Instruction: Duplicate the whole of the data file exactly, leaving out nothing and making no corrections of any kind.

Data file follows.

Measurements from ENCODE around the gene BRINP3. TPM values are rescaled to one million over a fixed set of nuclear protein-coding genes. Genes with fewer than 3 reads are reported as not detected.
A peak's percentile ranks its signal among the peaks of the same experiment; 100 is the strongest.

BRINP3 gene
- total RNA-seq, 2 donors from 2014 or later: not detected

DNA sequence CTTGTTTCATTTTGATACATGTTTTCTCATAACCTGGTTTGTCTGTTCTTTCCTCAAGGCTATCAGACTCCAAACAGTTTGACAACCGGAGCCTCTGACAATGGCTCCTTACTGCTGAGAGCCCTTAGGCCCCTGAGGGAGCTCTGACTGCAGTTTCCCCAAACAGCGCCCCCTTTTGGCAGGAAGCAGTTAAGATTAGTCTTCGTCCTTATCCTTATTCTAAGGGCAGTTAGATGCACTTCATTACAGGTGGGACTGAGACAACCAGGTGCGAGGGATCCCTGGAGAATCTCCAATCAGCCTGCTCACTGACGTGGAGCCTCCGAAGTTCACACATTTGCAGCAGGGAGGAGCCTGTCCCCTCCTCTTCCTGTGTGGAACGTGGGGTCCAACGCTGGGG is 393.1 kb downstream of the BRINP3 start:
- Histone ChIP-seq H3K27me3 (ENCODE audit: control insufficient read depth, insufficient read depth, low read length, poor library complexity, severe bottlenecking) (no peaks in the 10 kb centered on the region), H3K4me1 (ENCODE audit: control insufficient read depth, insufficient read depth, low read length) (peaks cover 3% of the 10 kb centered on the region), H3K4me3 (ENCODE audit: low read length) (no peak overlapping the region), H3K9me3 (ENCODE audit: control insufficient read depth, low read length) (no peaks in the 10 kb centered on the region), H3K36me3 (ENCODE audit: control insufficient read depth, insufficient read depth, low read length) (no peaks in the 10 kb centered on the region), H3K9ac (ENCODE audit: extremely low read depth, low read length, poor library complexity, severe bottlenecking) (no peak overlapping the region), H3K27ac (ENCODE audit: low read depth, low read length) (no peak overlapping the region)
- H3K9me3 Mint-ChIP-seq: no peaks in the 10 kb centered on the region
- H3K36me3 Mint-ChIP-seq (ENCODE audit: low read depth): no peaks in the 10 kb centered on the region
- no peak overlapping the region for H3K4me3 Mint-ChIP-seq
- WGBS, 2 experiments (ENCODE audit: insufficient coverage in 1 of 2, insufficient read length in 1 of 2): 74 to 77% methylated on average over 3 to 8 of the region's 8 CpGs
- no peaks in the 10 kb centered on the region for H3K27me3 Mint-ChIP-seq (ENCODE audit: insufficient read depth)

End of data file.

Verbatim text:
Measurements from ENCODE around the gene BRINP3. TPM values are rescaled to one million over a fixed set of nuclear protein-coding genes. Genes with fewer than 3 reads are reported as not detected.
A peak's percentile ranks its signal among the peaks of the same experiment; 100 is the strongest.

BRINP3 gene
- total RNA-seq, 2 donors from 2014 or later: not detected

DNA sequence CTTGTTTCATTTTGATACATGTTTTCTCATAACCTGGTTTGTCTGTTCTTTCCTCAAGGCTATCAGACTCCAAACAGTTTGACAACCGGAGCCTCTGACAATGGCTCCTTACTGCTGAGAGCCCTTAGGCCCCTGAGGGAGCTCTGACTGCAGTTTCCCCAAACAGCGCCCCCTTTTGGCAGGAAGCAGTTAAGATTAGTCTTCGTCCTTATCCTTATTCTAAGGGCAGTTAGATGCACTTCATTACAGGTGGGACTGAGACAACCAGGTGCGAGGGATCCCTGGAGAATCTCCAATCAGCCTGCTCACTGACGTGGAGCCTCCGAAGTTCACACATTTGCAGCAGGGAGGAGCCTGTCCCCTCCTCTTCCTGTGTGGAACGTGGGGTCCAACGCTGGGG is 393.1 kb downstream of the BRINP3 start:
- Histone ChIP-seq H3K27me3 (ENCODE audit: control insufficient read depth, insufficient read depth, low read length, poor library complexity, severe bottlenecking) (no peaks in the 10 kb centered on the region), H3K4me1 (ENCODE audit: control insufficient read depth, insufficient read depth, low read length) (peaks cover 3% of the 10 kb centered on the region), H3K4me3 (ENCODE audit: low read length) (no peak overlapping the region), H3K9me3 (ENCODE audit: control insufficient read depth, low read length) (no peaks in the 10 kb centered on the region), H3K36me3 (ENCODE audit: control insufficient read depth, insufficient read depth, low read length) (no peaks in the 10 kb centered on the region), H3K9ac (ENCODE audit: extremely low read depth, low read length, poor library complexity, severe bottlenecking) (no peak overlapping the region), H3K27ac (ENCODE audit: low read depth, low read length) (no peak overlapping the region)
- H3K9me3 Mint-ChIP-seq: no peaks in the 10 kb centered on the region
- H3K36me3 Mint-ChIP-seq (ENCODE audit: low read depth): no peaks in the 10 kb centered on the region
- no peak overlapping the region for H3K4me3 Mint-ChIP-seq
- WGBS, 2 experiments (ENCODE audit: insufficient coverage in 1 of 2, insufficient read length in 1 of 2): 74 to 77% methylated on average over 3 to 8 of the region's 8 CpGs
- no peaks in the 10 kb centered on the region for H3K27me3 Mint-ChIP-seq (ENCODE audit: insufficient read depth)